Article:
Fiery…

Smokey days block our beautiful view of the mountains….

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 A smokey view of the Flathead Valley…

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The kids and their normal everyday behavior…

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He and IIMG_9016

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More normalness…

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My beautiful girls…

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The boys….

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Picking out landmarks….

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Silliness…

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By that evening the smokey atmosphere makes for a great sunset…

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Indian Paintbrush…

 

Castilleja species…

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Indian paintbrush is a member of the figwort family, a perennial, having a cluster of stems that grow upward from the base, to 60 cm. tall. Indian Paintbrush is found throughout most of British Columbia. The interesting point is that, the top of the flower looks as if they have been dipped in bright red paint, hence the name Indian Paintbrush.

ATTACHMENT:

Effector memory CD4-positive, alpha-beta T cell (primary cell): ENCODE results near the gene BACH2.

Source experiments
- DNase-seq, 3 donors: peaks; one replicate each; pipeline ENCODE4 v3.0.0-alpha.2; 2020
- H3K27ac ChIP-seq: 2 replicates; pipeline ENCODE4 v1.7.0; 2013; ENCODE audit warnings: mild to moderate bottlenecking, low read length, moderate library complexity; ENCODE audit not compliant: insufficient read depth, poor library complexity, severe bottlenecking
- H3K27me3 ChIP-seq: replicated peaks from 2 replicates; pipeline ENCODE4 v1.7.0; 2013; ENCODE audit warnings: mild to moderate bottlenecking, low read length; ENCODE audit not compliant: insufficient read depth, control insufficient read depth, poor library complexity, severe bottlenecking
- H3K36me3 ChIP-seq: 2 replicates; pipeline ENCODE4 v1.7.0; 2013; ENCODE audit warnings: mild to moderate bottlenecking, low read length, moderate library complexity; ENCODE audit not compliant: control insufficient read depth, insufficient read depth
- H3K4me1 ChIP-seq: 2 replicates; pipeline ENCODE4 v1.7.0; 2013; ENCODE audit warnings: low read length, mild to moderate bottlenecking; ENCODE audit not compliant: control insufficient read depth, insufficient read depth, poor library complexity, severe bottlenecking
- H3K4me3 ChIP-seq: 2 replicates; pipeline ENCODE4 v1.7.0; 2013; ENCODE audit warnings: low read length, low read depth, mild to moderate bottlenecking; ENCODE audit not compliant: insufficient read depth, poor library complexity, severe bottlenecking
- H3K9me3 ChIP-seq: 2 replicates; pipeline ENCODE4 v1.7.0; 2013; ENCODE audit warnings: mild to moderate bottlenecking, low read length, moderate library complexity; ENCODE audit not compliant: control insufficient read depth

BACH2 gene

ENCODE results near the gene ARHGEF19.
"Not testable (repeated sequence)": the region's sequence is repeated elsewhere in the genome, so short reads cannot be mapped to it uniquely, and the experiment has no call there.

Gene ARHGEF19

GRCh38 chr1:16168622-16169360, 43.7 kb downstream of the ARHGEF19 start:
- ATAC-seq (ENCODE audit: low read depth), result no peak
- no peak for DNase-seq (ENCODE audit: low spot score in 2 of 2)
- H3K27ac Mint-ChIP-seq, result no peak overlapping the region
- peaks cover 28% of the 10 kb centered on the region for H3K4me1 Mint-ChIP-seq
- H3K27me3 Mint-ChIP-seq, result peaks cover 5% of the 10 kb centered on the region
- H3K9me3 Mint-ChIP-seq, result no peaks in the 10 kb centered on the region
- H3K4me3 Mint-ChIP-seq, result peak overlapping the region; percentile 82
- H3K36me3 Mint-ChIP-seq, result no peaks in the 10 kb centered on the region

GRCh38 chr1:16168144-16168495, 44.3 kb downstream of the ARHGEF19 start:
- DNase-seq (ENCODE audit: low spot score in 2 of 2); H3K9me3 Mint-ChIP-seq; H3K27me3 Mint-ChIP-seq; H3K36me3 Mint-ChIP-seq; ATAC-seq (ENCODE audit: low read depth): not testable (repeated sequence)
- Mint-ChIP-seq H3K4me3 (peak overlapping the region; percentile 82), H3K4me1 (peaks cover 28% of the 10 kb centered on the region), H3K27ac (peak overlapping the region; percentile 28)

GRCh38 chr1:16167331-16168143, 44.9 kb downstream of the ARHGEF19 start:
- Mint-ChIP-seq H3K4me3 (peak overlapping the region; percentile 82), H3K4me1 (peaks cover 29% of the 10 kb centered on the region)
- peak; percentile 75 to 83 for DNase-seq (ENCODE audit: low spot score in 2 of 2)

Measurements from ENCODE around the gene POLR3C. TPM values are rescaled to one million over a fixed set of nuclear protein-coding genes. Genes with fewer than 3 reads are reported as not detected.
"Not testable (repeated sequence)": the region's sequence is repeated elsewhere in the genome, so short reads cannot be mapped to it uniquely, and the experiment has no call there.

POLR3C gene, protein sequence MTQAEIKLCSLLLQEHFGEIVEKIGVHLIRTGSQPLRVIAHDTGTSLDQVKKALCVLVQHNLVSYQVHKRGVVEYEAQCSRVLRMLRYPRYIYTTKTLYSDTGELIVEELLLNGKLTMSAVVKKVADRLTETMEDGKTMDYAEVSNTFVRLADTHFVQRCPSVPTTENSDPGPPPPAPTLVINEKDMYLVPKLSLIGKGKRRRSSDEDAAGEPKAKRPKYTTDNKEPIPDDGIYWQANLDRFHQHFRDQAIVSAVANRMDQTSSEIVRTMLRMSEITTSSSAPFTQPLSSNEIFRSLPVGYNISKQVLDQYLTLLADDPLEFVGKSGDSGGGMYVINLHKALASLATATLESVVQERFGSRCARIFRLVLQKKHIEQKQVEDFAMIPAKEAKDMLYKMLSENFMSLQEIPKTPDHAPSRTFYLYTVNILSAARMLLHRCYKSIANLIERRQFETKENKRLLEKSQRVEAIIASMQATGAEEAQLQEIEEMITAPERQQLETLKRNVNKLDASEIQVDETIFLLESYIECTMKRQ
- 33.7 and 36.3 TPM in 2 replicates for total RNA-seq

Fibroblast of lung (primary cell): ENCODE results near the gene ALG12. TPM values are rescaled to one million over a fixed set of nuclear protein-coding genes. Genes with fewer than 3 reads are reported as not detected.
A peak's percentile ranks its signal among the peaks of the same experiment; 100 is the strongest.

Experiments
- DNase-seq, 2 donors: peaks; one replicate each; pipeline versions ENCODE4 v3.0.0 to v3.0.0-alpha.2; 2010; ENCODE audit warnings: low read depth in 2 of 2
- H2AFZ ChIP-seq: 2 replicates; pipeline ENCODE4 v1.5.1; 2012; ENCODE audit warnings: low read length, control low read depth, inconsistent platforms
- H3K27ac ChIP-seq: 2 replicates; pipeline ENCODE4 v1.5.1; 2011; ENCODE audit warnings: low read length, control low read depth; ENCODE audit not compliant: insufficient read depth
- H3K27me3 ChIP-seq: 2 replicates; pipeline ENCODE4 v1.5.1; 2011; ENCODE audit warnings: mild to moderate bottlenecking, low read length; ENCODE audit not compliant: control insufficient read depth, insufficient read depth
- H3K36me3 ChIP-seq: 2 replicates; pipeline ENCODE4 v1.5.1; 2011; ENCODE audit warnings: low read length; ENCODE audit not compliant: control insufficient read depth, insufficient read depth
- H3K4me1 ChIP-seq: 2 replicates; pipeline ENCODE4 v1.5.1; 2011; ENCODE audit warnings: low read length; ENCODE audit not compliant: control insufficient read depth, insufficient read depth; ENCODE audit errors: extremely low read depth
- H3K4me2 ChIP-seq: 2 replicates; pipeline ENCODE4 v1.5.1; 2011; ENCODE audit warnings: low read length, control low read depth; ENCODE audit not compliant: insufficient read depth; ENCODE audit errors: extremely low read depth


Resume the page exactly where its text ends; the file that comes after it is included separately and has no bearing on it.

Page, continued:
The Indian Paintbrush is a semi-parasitic plants. Indian Paintbrush plants are attached to the tubes of host plants by their roots. Indian paintbrushes suck their nutreints and even water from the host plants. The Indian paintbrush is propagated by dividing rhizomes, tubers, corms or bulbs (including offsets). The Indian paintbrush is grown from seed, when sown directly in fall.

For more information please visit here…

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Macro Monday

Today’s Flowers

New Life…

 

We spotted this little Mountain Goat on a little walk at Logan Pass, GNP….

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Another doe and her yearling…

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BASIC FACTS ABOUT MOUNTAIN GOATS

Despite its name, the mountain goat is actually a member of the antelope family. It has a long face, long black horns and a short tail. Both males and females have beard-like hair on their chins. The mountain goat sports a coat of wooly, white fur that keeps it warm at high elevations. This coat has a double layer for added warmth during winter—the overcoat molts, or falls off, during summer time.

Known for their agility, mountain goats are most often seen scaling steep, rocky ledges. This extreme alpine environment provides them with adequate protection from predators. Strong muscular forequarters and pliable hooves with soft rubbery pads help them maintain traction on craggy rock surfaces and survive in harsh conditions.